Introducing: pronoun


Written by Zoya Raza-Sheikh


08 Mar 2019


Alyse Vellturo, working under synth-pop pseudonym "pronoun", seems primed to take on the industry.

In the spirit of International Women's Day, we decided to take a closer look at the rising artis that is pronoun. She’s been on all sides of the musical process, from producing and engineering other artists to managing them as part of a record label. Her current effort, which began in 2015, represents a more serious solo journey. ‘At the core it's kind of me in my bedroom making music. So, I write, record and produce all of it next to my bed. The most recent stuff has been a little bigger. I'm trying to evolve my sound.’

Vellturo is the heart and soul of pronoun, and the music is very much born of her mind. ‘It's very honest, indie rock-pop, with melodic emo influences. It's all just experiences I'm going through and it's how I process them. It makes me feel better. When I was feeling really, really upset it was the only thing that made me not lose my mind. That's, I guess, the sound. I guess it's not a sound.’ The slew of singles from her upcoming debut album, i’ll show you stronger, exhibit her strength for breathless, hypnotic indie rock. There’s an unbounded confidence in their production and performance, with a breezy, positive sound that masks darker lyrics.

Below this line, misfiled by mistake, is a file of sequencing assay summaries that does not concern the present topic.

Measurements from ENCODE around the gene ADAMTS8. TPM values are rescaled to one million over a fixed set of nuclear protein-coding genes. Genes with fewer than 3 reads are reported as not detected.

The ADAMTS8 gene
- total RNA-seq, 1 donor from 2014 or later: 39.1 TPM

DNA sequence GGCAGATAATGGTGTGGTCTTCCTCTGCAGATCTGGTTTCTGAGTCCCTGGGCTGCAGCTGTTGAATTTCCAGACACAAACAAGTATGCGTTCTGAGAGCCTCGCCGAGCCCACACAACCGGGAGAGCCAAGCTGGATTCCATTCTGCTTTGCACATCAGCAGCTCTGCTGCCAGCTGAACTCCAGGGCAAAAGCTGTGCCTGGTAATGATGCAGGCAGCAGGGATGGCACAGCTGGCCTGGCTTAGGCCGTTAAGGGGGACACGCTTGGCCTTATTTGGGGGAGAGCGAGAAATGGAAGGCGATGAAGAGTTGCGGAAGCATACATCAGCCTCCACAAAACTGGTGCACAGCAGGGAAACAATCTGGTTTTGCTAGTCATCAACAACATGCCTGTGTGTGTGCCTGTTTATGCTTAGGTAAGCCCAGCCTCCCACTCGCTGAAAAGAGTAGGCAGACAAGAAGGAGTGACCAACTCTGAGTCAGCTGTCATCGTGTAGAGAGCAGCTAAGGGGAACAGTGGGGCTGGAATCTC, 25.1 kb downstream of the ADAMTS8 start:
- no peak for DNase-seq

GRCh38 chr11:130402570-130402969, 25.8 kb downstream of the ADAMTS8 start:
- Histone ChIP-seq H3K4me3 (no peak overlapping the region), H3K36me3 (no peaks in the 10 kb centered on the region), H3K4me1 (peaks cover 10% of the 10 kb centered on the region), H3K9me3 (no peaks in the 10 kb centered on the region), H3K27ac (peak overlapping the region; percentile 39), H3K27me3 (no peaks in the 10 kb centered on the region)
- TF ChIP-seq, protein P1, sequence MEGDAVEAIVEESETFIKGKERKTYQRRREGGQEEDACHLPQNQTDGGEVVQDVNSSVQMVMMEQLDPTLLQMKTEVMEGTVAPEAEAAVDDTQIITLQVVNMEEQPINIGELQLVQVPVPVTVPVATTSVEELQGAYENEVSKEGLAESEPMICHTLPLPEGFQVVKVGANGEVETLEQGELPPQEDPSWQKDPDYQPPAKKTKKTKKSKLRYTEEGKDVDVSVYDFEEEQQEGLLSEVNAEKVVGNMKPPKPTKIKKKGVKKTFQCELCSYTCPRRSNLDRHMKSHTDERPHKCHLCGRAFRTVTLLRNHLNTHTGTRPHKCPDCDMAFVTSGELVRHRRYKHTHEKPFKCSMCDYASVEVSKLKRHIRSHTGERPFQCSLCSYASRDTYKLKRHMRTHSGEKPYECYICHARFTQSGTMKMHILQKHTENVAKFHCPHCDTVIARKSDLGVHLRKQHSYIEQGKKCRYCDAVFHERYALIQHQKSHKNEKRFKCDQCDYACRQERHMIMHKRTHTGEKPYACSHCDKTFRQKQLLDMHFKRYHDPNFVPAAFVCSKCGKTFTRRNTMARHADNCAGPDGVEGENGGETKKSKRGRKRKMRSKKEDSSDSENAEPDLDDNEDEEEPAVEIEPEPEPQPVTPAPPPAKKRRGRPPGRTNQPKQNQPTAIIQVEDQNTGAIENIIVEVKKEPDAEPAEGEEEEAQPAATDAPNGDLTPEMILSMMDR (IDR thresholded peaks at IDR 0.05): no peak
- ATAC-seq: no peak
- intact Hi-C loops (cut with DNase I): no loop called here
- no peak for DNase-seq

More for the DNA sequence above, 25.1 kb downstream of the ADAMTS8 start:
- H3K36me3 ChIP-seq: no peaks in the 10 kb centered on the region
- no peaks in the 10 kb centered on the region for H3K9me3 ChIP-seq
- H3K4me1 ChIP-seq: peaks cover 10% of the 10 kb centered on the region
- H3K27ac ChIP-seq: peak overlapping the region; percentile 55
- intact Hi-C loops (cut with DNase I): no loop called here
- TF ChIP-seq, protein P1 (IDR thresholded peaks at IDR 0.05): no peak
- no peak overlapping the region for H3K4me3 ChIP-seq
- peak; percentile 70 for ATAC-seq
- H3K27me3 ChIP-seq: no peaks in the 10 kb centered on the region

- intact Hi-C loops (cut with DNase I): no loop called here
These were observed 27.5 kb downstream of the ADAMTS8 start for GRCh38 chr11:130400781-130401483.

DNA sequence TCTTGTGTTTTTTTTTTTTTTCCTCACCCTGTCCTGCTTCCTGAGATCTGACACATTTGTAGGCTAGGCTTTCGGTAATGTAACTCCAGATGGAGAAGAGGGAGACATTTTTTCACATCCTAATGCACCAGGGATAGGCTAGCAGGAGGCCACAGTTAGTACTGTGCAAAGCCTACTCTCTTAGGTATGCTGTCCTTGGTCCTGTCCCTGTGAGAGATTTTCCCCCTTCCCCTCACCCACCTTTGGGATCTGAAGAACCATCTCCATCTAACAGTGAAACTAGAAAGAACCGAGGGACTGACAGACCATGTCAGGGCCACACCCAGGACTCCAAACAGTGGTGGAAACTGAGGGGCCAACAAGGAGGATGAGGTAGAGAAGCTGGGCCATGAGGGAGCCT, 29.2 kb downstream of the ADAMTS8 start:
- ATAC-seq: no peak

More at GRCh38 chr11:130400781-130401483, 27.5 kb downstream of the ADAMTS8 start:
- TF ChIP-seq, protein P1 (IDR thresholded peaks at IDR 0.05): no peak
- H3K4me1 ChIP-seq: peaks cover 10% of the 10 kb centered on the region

I felt something was missing, so I started making songs for fun

As she explains, Vellturo’s path to pronoun has been a long one. ‘When I got into high school, I was like "I wanna be a rockstar!" so I started writing my own music and playing guitar and kind of producing my own songs, but very loosely. I ended up going to a music college, and realised I wasn't that talented at it. I felt very much like I was around these amazing, amazing musicians and there's no chance for me, like, what an unrealistic goal.’ Despite the roadblock in her own musical career, she immediately sidestepped into helping others. ‘I started producing other people's music and recording other people and engineering other people. And I was getting into management, and what a record label does and stuff.’

‘Shortly after college I was working at a management company and I realised I was really happy with my life, but I felt something was missing, so I started making songs for fun. I went through a really bad breakup, and it was the only thing that kept me sane and helped me talk through everything that was going on. That's how this project came into place, there's a lot of beginnings and ends and starts and finishes, but that's how I've ended up here.’